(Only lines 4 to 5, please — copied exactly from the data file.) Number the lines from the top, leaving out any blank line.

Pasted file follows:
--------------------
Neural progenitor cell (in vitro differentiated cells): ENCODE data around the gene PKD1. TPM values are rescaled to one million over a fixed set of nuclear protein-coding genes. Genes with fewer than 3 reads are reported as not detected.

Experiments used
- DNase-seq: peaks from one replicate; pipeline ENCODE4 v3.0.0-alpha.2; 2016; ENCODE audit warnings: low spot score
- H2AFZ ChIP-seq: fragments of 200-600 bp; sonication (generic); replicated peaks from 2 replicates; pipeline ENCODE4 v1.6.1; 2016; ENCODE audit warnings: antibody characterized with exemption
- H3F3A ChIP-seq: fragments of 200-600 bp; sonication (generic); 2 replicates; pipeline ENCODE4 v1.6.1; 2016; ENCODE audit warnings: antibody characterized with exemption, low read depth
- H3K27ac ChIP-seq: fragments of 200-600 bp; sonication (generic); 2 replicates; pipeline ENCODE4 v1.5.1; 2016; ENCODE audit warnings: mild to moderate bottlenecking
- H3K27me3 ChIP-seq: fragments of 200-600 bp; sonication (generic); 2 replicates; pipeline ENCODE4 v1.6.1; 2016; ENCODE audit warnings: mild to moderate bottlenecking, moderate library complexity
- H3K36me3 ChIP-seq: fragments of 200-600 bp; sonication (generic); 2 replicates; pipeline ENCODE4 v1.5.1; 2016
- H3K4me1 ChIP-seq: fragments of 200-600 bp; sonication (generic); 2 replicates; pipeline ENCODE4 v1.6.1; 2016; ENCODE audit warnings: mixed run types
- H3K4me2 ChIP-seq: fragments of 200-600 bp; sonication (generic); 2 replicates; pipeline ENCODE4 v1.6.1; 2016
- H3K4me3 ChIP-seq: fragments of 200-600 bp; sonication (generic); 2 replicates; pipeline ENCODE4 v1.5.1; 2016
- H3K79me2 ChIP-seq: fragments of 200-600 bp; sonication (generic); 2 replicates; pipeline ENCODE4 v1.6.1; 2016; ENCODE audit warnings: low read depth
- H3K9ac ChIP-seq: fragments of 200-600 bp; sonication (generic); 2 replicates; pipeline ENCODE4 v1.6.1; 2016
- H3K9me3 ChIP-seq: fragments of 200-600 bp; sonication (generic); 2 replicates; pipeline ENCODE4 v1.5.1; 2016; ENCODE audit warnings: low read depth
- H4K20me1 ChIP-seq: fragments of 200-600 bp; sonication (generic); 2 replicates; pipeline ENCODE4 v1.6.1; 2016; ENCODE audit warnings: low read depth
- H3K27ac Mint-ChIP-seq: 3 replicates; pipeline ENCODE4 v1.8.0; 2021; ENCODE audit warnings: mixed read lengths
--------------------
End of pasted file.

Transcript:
- H2AFZ ChIP-seq: fragments of 200-600 bp; sonication (generic); replicated peaks from 2 replicates; pipeline ENCODE4 v1.6.1; 2016; ENCODE audit warnings: antibody characterized with exemption
- H3F3A ChIP-seq: fragments of 200-600 bp; sonication (generic); 2 replicates; pipeline ENCODE4 v1.6.1; 2016; ENCODE audit warnings: antibody characterized with exemption, low read depth